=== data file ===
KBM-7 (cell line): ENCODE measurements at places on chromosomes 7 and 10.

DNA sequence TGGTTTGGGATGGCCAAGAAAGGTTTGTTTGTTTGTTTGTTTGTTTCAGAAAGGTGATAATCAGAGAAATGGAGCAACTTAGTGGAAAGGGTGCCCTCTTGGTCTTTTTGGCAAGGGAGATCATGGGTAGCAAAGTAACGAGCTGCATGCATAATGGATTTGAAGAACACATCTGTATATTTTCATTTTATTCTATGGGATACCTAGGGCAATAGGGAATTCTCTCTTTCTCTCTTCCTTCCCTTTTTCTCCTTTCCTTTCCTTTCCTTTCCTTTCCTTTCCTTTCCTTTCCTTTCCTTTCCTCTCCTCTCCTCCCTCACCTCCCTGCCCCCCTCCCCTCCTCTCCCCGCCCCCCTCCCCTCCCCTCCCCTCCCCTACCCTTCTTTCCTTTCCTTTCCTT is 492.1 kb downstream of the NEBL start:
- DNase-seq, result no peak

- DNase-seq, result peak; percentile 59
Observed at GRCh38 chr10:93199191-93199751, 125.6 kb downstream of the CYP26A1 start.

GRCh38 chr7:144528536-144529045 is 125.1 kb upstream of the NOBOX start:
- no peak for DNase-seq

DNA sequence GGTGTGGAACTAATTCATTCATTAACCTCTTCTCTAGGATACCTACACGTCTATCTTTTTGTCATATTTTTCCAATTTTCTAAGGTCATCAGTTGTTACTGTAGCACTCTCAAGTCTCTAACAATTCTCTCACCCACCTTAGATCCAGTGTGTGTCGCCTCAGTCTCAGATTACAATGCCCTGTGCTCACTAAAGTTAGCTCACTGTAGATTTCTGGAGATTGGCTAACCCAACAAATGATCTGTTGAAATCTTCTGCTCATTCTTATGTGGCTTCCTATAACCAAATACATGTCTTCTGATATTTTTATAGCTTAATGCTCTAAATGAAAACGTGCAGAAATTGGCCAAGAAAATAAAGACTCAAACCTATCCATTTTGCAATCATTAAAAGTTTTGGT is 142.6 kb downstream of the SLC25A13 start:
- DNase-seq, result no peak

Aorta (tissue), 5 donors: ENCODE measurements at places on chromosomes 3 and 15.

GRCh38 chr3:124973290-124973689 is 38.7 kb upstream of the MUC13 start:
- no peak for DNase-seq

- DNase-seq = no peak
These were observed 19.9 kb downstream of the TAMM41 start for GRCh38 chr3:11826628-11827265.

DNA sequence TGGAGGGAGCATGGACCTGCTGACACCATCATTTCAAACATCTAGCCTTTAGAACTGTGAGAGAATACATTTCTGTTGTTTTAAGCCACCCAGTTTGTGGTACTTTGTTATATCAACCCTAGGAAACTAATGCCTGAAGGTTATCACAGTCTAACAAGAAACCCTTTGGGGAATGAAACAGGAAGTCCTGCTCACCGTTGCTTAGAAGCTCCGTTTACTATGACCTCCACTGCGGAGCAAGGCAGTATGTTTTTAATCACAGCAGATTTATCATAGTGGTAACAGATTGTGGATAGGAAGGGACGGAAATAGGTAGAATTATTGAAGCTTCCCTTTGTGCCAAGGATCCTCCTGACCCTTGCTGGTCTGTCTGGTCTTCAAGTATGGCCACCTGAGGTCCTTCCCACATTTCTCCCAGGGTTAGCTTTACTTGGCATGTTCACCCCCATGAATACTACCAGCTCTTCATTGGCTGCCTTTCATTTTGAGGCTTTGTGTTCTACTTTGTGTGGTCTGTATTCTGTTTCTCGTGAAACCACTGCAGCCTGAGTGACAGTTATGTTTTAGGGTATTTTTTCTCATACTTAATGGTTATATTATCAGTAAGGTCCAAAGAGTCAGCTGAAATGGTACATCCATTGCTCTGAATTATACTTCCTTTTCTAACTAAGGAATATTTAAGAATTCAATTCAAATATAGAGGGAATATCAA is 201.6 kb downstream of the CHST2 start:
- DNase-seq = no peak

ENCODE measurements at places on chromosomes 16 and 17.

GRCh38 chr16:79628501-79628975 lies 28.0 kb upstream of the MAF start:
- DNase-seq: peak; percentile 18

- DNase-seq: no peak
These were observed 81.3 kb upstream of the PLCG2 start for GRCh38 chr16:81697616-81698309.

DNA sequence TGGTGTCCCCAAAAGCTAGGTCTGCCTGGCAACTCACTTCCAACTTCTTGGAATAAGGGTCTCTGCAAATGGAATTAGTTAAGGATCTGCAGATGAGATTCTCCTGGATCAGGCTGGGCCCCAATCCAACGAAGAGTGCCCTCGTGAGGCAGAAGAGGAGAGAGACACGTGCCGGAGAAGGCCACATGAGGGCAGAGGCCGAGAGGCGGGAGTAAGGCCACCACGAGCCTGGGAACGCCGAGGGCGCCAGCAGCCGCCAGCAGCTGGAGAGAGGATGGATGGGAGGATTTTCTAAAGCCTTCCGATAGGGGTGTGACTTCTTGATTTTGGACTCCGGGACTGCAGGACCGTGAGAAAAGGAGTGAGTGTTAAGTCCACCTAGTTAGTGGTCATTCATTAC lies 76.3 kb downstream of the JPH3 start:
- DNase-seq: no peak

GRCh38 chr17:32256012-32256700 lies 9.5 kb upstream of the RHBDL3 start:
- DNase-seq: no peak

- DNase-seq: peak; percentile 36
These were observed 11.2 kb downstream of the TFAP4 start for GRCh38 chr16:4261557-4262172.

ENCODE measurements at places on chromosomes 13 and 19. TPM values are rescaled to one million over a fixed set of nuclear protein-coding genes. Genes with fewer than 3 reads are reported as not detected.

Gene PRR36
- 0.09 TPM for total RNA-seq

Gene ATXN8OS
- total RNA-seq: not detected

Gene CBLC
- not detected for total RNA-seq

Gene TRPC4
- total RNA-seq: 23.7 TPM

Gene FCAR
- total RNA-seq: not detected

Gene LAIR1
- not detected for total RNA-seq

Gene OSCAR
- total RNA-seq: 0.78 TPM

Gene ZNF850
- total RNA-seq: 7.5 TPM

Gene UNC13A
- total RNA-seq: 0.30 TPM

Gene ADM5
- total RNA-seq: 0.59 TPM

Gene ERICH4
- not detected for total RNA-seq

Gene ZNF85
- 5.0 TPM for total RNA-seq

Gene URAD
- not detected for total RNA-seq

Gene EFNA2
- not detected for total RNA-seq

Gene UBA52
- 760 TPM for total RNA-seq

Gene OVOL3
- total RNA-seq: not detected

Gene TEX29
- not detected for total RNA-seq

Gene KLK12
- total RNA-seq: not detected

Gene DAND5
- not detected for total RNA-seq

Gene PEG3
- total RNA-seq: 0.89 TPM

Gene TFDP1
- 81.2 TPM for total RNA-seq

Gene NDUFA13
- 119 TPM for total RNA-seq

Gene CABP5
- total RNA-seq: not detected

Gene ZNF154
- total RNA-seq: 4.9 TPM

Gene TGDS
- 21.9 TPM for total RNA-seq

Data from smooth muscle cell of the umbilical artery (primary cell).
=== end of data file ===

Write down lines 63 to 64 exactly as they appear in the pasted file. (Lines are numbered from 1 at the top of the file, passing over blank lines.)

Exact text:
Gene KLK12
- total RNA-seq: not detected